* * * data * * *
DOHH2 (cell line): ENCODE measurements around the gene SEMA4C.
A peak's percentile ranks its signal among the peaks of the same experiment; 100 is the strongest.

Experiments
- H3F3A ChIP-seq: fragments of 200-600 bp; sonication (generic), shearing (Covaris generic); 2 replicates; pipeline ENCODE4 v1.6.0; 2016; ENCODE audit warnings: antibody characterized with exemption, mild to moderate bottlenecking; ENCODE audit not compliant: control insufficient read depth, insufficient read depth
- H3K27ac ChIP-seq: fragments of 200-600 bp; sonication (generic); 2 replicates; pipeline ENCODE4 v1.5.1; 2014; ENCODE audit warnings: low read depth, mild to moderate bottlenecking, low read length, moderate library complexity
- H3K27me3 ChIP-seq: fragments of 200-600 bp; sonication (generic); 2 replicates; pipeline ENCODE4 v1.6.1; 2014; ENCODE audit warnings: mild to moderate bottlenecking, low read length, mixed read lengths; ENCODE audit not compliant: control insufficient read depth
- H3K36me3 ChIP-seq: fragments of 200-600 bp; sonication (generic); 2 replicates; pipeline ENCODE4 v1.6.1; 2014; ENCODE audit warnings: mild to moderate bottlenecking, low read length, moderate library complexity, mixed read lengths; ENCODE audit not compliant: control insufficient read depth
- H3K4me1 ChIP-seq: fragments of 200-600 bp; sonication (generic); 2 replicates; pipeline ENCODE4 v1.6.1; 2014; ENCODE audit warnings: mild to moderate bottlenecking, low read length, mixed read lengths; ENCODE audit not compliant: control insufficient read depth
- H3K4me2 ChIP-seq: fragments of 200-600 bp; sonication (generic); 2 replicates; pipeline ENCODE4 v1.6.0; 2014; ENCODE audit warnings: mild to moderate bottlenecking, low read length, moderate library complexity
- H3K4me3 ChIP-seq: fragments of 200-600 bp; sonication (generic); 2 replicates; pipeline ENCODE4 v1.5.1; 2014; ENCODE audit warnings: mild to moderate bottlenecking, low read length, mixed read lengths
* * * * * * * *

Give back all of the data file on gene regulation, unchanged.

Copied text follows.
DOHH2 (cell line): ENCODE measurements around the gene SEMA4C.
A peak's percentile ranks its signal among the peaks of the same experiment; 100 is the strongest.

Experiments
- H3F3A ChIP-seq: fragments of 200-600 bp; sonication (generic), shearing (Covaris generic); 2 replicates; pipeline ENCODE4 v1.6.0; 2016; ENCODE audit warnings: antibody characterized with exemption, mild to moderate bottlenecking; ENCODE audit not compliant: control insufficient read depth, insufficient read depth
- H3K27ac ChIP-seq: fragments of 200-600 bp; sonication (generic); 2 replicates; pipeline ENCODE4 v1.5.1; 2014; ENCODE audit warnings: low read depth, mild to moderate bottlenecking, low read length, moderate library complexity
- H3K27me3 ChIP-seq: fragments of 200-600 bp; sonication (generic); 2 replicates; pipeline ENCODE4 v1.6.1; 2014; ENCODE audit warnings: mild to moderate bottlenecking, low read length, mixed read lengths; ENCODE audit not compliant: control insufficient read depth
- H3K36me3 ChIP-seq: fragments of 200-600 bp; sonication (generic); 2 replicates; pipeline ENCODE4 v1.6.1; 2014; ENCODE audit warnings: mild to moderate bottlenecking, low read length, moderate library complexity, mixed read lengths; ENCODE audit not compliant: control insufficient read depth
- H3K4me1 ChIP-seq: fragments of 200-600 bp; sonication (generic); 2 replicates; pipeline ENCODE4 v1.6.1; 2014; ENCODE audit warnings: mild to moderate bottlenecking, low read length, mixed read lengths; ENCODE audit not compliant: control insufficient read depth
- H3K4me2 ChIP-seq: fragments of 200-600 bp; sonication (generic); 2 replicates; pipeline ENCODE4 v1.6.0; 2014; ENCODE audit warnings: mild to moderate bottlenecking, low read length, moderate library complexity
- H3K4me3 ChIP-seq: fragments of 200-600 bp; sonication (generic); 2 replicates; pipeline ENCODE4 v1.5.1; 2014; ENCODE audit warnings: mild to moderate bottlenecking, low read length, mixed read lengths